"It was difficult..." "it was easy..."

If writers modify a behavior by saying it was difficult, it introduces a problem for coders. Difficulty itself is not a behavioral event, just a modification of a given behavioral event. As a result, "it was difficult" should not be coded separately. For example, "It was a little difficult to keep creating conversation." Apparently, the person was creating conversation, which was difficult, but she was still working hard to do it. Thus, the event code is 1.

The difficult event can also be an unobservable one: "It was difficult not thinking of her brother." The behavioral event that was difficult was "not thinking," which should be coded as a 3 (trying to not think...).

The same considerations apply to "easy." For example, "it was easy to talk to the student" is a 1 (that it was easy was a feature of the talking).

Finally, a common descriptor, "he was easy to talk to" counts as a trait inference (code 0).

Unintentional thoughts

Event type 3 refers to thoughts or other cognitive states that the agent brought about intentionally (e.g., controlled imagery, intentions, plans, memory search processes). But many thoughts are not intentional. For example, "He may have thought I talked too much" refers to a thought that was not intentional (thus, 4) . Similarly, "I thought he was a little reserved" refers to an unintentional thought (4). Other verbs that are unintentional and must be coded as 4 are "to wonder" (e.g., "I wondered what her childhood was like," 4), "to forget," "to know," "to realize," "to recognize," "to find out," "to understand," "to believe," "to be conscious" (e.g., "I was very conscious of my actions")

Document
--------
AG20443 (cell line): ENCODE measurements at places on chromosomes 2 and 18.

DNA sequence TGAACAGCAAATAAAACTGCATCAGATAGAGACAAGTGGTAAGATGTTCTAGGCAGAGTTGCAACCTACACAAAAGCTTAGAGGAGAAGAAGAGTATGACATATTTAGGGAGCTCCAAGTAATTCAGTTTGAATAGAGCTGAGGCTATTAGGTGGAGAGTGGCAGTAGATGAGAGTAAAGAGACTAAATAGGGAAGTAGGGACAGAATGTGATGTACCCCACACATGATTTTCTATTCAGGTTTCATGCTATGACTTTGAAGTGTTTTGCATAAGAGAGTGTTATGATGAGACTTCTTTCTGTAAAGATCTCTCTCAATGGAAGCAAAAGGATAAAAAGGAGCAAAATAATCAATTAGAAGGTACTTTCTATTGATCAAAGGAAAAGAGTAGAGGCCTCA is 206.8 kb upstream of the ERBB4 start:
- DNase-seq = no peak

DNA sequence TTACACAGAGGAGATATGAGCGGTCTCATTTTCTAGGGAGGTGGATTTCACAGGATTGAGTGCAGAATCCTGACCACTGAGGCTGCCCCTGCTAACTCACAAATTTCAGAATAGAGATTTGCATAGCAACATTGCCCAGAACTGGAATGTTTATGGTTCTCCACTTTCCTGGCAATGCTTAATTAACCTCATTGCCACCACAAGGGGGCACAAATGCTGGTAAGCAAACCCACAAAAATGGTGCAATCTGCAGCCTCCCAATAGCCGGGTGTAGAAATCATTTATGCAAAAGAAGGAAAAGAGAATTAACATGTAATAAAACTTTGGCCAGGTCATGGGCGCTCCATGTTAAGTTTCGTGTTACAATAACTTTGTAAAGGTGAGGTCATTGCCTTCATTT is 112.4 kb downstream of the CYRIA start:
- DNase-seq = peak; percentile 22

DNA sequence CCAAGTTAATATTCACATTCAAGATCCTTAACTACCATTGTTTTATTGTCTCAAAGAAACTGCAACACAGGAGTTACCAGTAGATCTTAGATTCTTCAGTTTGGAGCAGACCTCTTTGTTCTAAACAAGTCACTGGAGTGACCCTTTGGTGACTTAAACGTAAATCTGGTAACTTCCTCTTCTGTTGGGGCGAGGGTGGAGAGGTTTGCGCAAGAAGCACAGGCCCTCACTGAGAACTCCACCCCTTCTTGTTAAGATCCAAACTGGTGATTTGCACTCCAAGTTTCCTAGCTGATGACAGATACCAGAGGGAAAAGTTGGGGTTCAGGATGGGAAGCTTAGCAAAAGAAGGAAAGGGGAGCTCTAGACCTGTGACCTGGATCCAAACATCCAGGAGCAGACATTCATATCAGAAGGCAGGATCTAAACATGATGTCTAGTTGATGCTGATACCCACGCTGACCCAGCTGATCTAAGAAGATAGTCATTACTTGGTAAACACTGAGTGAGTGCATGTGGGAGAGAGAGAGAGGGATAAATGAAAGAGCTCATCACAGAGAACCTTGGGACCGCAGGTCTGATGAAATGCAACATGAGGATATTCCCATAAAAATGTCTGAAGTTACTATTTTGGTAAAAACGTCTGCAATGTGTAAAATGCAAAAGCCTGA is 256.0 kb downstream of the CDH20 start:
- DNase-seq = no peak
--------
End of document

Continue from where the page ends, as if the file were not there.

Coinciding Verbs

Some phrases contain two coinciding verbs both of which must be coded. "I felt comfortable talking with her" (there is the comfort, 4, and there is also the talking, 1). Similarly, "I was nervous while talking with her" refers to two events (4, 1), and so does "It felt good [4]relating my story to her [1]" or "I was glad [4] to meet someone who....[2]."